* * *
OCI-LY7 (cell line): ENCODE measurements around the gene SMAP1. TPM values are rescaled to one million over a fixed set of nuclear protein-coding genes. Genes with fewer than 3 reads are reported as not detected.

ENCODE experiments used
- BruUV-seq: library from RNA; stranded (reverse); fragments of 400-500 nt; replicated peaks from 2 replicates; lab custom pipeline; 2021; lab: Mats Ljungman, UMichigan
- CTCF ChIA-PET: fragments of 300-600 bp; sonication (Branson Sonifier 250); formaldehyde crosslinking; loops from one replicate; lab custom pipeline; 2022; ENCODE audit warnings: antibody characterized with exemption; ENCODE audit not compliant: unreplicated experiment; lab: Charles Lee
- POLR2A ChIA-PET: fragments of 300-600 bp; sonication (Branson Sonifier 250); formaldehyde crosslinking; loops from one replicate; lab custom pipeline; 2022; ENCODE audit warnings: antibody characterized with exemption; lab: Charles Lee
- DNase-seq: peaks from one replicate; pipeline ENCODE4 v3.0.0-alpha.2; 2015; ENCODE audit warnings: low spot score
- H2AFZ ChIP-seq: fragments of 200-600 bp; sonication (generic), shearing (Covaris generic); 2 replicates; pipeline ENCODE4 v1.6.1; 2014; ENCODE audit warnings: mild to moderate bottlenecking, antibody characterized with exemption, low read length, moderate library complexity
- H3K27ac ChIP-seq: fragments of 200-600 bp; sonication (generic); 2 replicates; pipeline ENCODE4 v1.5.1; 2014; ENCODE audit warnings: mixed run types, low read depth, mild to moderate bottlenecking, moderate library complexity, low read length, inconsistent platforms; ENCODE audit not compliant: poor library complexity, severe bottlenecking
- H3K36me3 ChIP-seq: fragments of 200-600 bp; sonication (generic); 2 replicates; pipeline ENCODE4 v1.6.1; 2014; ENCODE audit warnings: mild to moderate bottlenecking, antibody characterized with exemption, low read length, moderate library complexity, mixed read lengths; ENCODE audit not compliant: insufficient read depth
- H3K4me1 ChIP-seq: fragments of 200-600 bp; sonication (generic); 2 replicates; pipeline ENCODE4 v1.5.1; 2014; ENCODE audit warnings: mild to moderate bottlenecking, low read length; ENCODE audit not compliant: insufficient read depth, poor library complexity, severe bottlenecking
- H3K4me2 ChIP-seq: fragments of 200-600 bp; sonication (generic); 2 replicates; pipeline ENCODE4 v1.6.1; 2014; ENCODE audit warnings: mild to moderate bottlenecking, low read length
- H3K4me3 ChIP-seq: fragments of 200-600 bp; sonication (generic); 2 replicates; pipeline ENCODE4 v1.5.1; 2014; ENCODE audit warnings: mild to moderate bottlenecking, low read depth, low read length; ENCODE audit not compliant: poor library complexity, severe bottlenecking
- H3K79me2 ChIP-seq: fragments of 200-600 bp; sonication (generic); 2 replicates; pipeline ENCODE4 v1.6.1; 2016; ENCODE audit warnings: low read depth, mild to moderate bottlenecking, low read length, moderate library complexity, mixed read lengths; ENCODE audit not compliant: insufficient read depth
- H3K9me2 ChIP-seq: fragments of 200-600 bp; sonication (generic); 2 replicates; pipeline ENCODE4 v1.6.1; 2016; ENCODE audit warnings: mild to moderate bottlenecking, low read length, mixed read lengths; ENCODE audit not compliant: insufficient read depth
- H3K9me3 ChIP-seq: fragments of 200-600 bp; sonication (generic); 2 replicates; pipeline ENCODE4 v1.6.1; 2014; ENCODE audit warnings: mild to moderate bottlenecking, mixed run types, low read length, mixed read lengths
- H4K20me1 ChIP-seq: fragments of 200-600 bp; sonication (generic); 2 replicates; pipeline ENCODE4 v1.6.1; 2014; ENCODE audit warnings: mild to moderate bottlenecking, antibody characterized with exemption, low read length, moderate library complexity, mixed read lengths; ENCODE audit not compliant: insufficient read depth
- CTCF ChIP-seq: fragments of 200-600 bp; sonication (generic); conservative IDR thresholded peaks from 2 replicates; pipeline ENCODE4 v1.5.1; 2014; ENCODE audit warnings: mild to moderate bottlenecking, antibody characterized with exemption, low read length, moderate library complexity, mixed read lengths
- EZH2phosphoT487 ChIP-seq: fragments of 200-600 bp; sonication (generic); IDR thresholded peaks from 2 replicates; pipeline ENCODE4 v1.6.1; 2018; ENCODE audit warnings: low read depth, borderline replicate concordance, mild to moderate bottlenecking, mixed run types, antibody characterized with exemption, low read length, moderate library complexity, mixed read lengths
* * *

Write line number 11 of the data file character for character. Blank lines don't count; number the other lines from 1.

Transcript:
- H3K4me2 ChIP-seq: fragments of 200-600 bp; sonication (generic); 2 replicates; pipeline ENCODE4 v1.6.1; 2014; ENCODE audit warnings: mild to moderate bottlenecking, low read length